News
23rd Nov

2018

Contingency Planning for the Sheep Sector in a No Deal Brexit Scenario

In our latest blog post, Devon TFA member Mike Dart sets out a contingency plan for the sheep sector in the event of no deal in the UK’s Brexit negotiations with the EU. 

In a hard Brexit scenario there is every possibility that lamb exports from the UK to Europe will be hit.  The last time that lamb exports to the Continent were denied to us was in 2001 during the Foot and Mouth (FMD) epidemic causing prices to crash by around 60%. This is because roughly 35% of our lamb is exported and of this 95% goes to the Continent, quite a success story of marketing really.  This crash in price happened with millions of sheep not even reaching market as these were destroyed as part of the FMD control policy or through the Livestock Welfare Disposal Scheme.  So, the price crashed despite all these sheep not reaching market. The sheep industry next year could be heading for a perfect storm of no EU exports and the UK breeding flock at near record numbers producing, in turn, record numbers of lambs.  If this is the case, what contingencies should we be considering in the event of a no deal Brexit?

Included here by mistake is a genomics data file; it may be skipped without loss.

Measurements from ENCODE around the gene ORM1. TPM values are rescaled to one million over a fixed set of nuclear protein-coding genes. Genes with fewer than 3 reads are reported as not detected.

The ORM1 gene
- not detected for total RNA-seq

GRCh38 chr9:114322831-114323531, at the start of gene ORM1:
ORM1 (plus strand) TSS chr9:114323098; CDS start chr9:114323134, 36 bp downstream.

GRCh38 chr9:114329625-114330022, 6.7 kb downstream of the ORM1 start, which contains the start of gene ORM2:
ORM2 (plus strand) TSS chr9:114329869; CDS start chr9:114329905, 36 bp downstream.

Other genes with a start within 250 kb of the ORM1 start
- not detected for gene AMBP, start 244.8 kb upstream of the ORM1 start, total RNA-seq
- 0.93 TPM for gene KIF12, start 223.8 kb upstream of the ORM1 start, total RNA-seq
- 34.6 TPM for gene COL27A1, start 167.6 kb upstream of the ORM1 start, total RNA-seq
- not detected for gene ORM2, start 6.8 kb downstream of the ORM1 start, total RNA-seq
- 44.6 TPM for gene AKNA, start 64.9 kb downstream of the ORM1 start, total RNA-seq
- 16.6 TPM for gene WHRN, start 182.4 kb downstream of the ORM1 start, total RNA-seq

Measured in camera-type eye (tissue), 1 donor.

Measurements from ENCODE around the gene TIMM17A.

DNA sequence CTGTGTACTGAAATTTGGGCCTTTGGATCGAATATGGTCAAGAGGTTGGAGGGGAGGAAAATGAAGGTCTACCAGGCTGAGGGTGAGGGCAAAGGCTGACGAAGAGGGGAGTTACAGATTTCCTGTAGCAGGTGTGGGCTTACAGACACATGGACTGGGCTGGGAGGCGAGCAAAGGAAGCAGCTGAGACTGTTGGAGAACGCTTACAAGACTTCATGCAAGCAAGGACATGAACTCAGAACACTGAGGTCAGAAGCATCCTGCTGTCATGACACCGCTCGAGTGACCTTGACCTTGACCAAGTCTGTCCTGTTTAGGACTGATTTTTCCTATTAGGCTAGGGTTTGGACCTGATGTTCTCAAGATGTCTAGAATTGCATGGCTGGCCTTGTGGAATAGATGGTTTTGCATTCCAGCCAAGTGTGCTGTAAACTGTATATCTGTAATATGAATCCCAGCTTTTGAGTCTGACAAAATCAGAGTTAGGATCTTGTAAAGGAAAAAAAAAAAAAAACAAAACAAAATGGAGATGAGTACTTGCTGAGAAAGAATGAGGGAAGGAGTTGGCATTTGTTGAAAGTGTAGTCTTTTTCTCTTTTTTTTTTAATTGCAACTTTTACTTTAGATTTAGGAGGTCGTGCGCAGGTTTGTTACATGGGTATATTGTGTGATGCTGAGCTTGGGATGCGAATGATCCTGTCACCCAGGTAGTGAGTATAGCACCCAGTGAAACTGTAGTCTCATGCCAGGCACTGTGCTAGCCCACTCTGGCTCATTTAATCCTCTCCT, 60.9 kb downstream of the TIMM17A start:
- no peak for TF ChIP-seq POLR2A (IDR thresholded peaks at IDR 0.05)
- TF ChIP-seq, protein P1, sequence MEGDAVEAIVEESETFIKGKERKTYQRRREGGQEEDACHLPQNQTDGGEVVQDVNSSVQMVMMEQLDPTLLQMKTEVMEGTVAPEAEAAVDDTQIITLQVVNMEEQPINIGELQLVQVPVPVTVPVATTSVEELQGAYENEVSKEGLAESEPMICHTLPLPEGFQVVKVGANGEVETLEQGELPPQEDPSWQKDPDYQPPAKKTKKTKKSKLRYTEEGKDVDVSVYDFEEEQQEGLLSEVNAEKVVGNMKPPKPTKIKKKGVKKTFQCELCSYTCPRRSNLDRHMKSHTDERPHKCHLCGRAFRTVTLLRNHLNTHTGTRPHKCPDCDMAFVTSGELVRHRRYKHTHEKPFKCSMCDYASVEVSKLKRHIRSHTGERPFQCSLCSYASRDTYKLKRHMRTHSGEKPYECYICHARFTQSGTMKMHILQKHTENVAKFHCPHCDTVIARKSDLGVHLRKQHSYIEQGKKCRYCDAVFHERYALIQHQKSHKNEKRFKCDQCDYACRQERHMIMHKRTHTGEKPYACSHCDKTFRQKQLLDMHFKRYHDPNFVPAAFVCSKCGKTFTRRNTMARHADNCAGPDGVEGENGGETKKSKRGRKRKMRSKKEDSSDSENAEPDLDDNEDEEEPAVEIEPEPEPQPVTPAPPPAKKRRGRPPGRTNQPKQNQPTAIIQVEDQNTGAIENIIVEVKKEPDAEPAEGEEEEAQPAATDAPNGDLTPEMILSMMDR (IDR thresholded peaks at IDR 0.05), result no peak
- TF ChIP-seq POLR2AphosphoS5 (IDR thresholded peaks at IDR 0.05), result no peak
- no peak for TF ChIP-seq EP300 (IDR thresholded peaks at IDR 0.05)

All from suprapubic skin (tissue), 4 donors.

One response could be a Government sponsored private intervention scheme where lamb would be bought off the market at a set price to help support the market.  Whether there would be sufficient cold storage available is a moot point given the size of the intervention that would be required.  However, this stored product would have to hit the market at some stage and its existence would overhang the market depressing prices in the meantime.

Another possible option would be direct support to the lamb producer. This could be achieved with the use of the DEFRA Annual Inventory of Sheep that has to be completed each year on the 01 December.  A direct payment per breeding ewe could be made to sheep producers in the event of a price collapse instead of paying for Intervention.  This would have several advantages including ensuring that support gets directly to those who need it.  Neither would there be any carry-over of stock to further depress prices.  The administration would be straightforward and should not be open to abuse or manipulation.

As we read of contingency measures being put in place for other industries in the event of a no deal, surely we should be looking at putting in place appropriate measures for the sheep sector which is likely to be the most badly affected farm sector in those circumstances.

Mike Dart, Devon TFA member

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